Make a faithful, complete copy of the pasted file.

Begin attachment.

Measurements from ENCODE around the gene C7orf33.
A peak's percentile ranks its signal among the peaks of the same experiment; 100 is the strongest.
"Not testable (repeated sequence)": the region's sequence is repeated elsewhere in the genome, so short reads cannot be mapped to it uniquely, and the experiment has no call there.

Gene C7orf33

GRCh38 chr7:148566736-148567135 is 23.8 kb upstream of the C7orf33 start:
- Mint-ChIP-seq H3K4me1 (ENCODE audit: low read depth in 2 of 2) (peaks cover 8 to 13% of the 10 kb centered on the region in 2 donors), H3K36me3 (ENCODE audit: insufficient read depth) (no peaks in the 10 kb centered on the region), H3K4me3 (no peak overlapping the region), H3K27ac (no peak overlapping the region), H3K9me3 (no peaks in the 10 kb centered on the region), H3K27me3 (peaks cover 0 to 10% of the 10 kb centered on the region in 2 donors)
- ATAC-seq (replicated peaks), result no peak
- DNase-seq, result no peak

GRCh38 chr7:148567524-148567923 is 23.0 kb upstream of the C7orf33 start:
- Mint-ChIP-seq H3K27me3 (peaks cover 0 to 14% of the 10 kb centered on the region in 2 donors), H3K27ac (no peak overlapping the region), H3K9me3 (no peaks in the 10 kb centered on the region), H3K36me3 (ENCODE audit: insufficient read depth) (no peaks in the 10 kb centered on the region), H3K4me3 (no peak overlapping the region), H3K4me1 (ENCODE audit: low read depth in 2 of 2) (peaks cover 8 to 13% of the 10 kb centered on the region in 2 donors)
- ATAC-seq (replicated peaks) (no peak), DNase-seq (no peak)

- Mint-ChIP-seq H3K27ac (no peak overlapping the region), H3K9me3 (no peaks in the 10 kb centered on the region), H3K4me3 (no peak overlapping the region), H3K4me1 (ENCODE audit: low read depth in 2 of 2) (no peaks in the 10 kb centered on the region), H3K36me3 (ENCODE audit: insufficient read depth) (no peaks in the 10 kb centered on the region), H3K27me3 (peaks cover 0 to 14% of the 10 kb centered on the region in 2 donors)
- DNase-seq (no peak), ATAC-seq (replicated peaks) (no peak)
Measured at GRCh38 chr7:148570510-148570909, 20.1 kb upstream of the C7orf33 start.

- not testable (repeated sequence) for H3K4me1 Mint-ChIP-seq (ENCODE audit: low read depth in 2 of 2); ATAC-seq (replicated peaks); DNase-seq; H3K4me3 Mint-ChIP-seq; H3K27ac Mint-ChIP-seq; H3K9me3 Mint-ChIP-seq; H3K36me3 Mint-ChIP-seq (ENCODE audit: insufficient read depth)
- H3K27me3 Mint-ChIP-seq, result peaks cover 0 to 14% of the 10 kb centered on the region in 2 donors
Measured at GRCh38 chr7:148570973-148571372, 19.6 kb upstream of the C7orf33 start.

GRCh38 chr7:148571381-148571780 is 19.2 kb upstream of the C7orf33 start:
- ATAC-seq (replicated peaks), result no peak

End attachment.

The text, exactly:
Measurements from ENCODE around the gene C7orf33.
A peak's percentile ranks its signal among the peaks of the same experiment; 100 is the strongest.
"Not testable (repeated sequence)": the region's sequence is repeated elsewhere in the genome, so short reads cannot be mapped to it uniquely, and the experiment has no call there.

Gene C7orf33

GRCh38 chr7:148566736-148567135 is 23.8 kb upstream of the C7orf33 start:
- Mint-ChIP-seq H3K4me1 (ENCODE audit: low read depth in 2 of 2) (peaks cover 8 to 13% of the 10 kb centered on the region in 2 donors), H3K36me3 (ENCODE audit: insufficient read depth) (no peaks in the 10 kb centered on the region), H3K4me3 (no peak overlapping the region), H3K27ac (no peak overlapping the region), H3K9me3 (no peaks in the 10 kb centered on the region), H3K27me3 (peaks cover 0 to 10% of the 10 kb centered on the region in 2 donors)
- ATAC-seq (replicated peaks), result no peak
- DNase-seq, result no peak

GRCh38 chr7:148567524-148567923 is 23.0 kb upstream of the C7orf33 start:
- Mint-ChIP-seq H3K27me3 (peaks cover 0 to 14% of the 10 kb centered on the region in 2 donors), H3K27ac (no peak overlapping the region), H3K9me3 (no peaks in the 10 kb centered on the region), H3K36me3 (ENCODE audit: insufficient read depth) (no peaks in the 10 kb centered on the region), H3K4me3 (no peak overlapping the region), H3K4me1 (ENCODE audit: low read depth in 2 of 2) (peaks cover 8 to 13% of the 10 kb centered on the region in 2 donors)
- ATAC-seq (replicated peaks) (no peak), DNase-seq (no peak)

- Mint-ChIP-seq H3K27ac (no peak overlapping the region), H3K9me3 (no peaks in the 10 kb centered on the region), H3K4me3 (no peak overlapping the region), H3K4me1 (ENCODE audit: low read depth in 2 of 2) (no peaks in the 10 kb centered on the region), H3K36me3 (ENCODE audit: insufficient read depth) (no peaks in the 10 kb centered on the region), H3K27me3 (peaks cover 0 to 14% of the 10 kb centered on the region in 2 donors)
- DNase-seq (no peak), ATAC-seq (replicated peaks) (no peak)
Measured at GRCh38 chr7:148570510-148570909, 20.1 kb upstream of the C7orf33 start.

- not testable (repeated sequence) for H3K4me1 Mint-ChIP-seq (ENCODE audit: low read depth in 2 of 2); ATAC-seq (replicated peaks); DNase-seq; H3K4me3 Mint-ChIP-seq; H3K27ac Mint-ChIP-seq; H3K9me3 Mint-ChIP-seq; H3K36me3 Mint-ChIP-seq (ENCODE audit: insufficient read depth)
- H3K27me3 Mint-ChIP-seq, result peaks cover 0 to 14% of the 10 kb centered on the region in 2 donors
Measured at GRCh38 chr7:148570973-148571372, 19.6 kb upstream of the C7orf33 start.

GRCh38 chr7:148571381-148571780 is 19.2 kb upstream of the C7orf33 start:
- ATAC-seq (replicated peaks), result no peak